Boy did I have tons of interviews in 2018! Before leaving Egypt, I was targeting to move to London, and if that didn’t work, I had Amsterdam as a backup plan. So in 2017, I did a lot of interviews for companies in both cities, as well as a couple of stray interviews for companies in other cities like Paris. When the first round didn’t yield a job offer in either, I started to believe that those companies required a significantly higher experience than I had at the time. The companies included Booking.com, Facebook, and Criteo Labs. Of course, all of them dealt with insanely high amounts of traffic and required a very deep understanding of more than just programming since I was also looking to switch to a Site Reliability Engineering role at the time. I have worked in startups most of my career and wanted to work with big companies, but it seemed I had to up my game first before trying again.
In order to acquire this experience, I decided to start targeting companies in between and started looking into other geographical locations like Germany, until I landed a job at an adtech company in Berlin and worked on projects like the mentioned above. I set a goal for the year to see whether Germany would be where my family and I decide to settle. Turns out, Germany is not for me for reasons that can be detailed in another future post, maybe. With that conviction, I set on a new round of interviews again with Facebook, Booking, and other companies, Mainly in London and Amsterdam again. There was one exception of N26, an amazing bank of the future that is located in Berlin. I also had interviews with Google for the same role.
The interview round yielded two offers, one from Booking, and one from a very promising fintech startup in London, which I accepted. Both offers were decent and choosing between them was a tough thing to do.
I did not pass Facebook and Google interviews, but I did learn a lot. In particular, I was in a way better shape for the second facebook interview than the one I had in 2017, and I feel confident I am close to passing it. The Facebook interviews were for the Production Engineering role, which is -in the words of a dear Production Engineer & friend- a software engineer + a systems engineer + a networks engineer. Those interviews are really tough.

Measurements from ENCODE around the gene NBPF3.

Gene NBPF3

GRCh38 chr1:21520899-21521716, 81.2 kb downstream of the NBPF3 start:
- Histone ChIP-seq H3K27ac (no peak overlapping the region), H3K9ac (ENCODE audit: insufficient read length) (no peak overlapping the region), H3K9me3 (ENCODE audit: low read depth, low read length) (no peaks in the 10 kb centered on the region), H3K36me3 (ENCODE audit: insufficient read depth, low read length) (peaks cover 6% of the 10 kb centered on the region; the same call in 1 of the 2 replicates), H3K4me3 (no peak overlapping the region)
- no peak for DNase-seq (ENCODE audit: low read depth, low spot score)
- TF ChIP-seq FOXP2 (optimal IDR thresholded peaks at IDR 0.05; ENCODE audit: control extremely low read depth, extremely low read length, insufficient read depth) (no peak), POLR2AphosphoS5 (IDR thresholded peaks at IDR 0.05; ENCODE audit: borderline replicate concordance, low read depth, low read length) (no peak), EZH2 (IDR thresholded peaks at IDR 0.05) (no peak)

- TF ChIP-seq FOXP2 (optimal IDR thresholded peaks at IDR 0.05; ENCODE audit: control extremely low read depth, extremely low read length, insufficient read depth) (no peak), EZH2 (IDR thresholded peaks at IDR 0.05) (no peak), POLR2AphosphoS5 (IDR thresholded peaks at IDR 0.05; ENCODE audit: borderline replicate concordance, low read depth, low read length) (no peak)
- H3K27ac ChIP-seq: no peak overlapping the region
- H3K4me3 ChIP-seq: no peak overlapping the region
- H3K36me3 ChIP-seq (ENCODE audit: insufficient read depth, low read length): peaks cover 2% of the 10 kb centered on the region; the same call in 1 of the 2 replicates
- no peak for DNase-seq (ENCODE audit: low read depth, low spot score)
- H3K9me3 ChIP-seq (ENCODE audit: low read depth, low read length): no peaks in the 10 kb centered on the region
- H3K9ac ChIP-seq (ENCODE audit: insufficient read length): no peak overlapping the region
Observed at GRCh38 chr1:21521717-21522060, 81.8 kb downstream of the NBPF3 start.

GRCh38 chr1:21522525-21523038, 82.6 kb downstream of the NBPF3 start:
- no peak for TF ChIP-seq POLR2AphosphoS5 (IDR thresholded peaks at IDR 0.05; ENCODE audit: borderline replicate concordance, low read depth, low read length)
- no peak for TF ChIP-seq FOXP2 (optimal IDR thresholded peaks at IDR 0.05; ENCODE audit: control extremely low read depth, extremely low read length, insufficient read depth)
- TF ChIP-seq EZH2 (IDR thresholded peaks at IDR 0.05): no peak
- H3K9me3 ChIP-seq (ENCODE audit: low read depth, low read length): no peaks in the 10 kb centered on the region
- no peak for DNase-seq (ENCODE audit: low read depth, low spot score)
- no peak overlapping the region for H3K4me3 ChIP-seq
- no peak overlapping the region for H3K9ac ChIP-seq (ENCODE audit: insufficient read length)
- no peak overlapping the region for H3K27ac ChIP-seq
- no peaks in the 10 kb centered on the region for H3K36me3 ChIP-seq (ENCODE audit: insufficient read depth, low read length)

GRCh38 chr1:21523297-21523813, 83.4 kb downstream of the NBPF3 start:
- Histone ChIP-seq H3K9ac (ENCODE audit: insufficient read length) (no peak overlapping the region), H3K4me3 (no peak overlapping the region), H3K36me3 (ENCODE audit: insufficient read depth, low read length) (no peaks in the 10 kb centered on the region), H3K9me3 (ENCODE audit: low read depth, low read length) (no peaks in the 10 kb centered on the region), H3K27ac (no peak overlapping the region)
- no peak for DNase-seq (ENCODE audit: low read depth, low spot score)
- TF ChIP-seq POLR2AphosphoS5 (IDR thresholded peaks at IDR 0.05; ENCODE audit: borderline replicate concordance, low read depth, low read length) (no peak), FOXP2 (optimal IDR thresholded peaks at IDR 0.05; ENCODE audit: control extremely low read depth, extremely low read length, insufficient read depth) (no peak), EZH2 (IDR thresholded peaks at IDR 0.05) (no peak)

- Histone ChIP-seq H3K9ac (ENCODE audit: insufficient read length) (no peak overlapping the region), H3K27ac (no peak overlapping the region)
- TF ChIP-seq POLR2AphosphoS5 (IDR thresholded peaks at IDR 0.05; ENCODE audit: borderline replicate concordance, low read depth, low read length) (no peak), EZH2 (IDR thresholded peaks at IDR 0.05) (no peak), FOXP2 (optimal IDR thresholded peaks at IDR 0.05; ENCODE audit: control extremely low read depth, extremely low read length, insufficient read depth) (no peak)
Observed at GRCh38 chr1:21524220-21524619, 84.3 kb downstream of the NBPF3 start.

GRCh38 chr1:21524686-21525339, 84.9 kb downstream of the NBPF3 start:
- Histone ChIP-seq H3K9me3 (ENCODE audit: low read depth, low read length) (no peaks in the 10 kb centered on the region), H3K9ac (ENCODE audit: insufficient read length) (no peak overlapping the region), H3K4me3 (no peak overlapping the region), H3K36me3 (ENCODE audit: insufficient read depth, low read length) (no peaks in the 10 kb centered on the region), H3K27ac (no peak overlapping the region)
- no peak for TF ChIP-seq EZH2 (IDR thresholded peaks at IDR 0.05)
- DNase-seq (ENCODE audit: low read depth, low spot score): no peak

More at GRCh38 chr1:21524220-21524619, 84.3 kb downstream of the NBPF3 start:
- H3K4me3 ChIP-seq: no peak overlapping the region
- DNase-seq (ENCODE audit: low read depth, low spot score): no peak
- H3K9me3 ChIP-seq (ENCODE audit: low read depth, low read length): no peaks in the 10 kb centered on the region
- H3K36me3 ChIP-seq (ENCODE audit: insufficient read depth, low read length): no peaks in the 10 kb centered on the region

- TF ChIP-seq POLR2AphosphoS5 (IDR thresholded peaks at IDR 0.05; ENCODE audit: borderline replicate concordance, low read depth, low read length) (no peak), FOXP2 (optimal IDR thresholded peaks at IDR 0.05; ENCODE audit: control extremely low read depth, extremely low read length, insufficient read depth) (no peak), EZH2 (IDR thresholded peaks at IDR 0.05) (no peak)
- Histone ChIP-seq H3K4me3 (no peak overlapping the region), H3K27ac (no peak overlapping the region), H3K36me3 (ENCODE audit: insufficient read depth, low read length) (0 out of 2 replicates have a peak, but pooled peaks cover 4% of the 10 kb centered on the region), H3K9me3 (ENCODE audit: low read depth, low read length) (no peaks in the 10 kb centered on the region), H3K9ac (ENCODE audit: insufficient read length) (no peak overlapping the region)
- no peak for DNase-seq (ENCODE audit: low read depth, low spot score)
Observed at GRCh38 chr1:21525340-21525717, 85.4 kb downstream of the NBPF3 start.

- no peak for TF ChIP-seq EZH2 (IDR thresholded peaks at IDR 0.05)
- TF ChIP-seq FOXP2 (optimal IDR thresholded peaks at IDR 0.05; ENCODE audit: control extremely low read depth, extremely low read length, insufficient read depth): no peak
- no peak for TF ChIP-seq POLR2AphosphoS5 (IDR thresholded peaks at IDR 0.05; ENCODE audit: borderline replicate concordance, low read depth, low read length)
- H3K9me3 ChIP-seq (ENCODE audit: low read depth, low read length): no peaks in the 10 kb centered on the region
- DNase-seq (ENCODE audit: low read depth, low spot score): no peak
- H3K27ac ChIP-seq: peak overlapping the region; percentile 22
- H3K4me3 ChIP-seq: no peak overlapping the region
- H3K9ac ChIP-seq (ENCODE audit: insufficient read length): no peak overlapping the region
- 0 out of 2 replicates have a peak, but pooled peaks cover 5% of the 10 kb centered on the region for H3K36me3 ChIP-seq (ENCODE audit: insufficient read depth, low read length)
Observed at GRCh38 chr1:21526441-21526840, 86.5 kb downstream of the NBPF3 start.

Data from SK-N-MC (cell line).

But at the moment, I am preparing to move to London, finally! And as exhausting as the move is, even though we have not yet got the rest of the visas, it is also extremely exciting!
As part of the visa process for the UK, I had to take an English language test, IELTS short for The International English Language Testing System. Ironically enough, I didn’t find a suitable appointment in Germany, and the version of the test that is approved by the UKVI (United Kingdom Visa and Immigration) is only conducted in Dusseldorf, Germany, which is a 4 hours trip, or a one hour flight from Berlin where I live. I looked for appointments in other cities, like Amsterdam, Paris, and London, since my short stay visa was still valid. I ended up taking the test in London.
The score I got was an overall band of 7, which translates to a C1 level in the Common European Framework of Reference for languages, or CEFR for short. Not bad, I guess, but I hoped to score better. Most importantly, it satisfies the UK visa requirements, so I can improve that later.
In 2018, I visited London 3 times, twice for interviews, and once to take the IELTS exam. The city never ceases to amaze me. I am deeply in love with it. In one of the trips, I visited the Museum of Science where I saw parts of the Apollo mission -among other things- that was absolutely mesmerizing, had fish and chips at “Sherlock” restaurant in Baker Street, had Egyptian pies, and overall great times.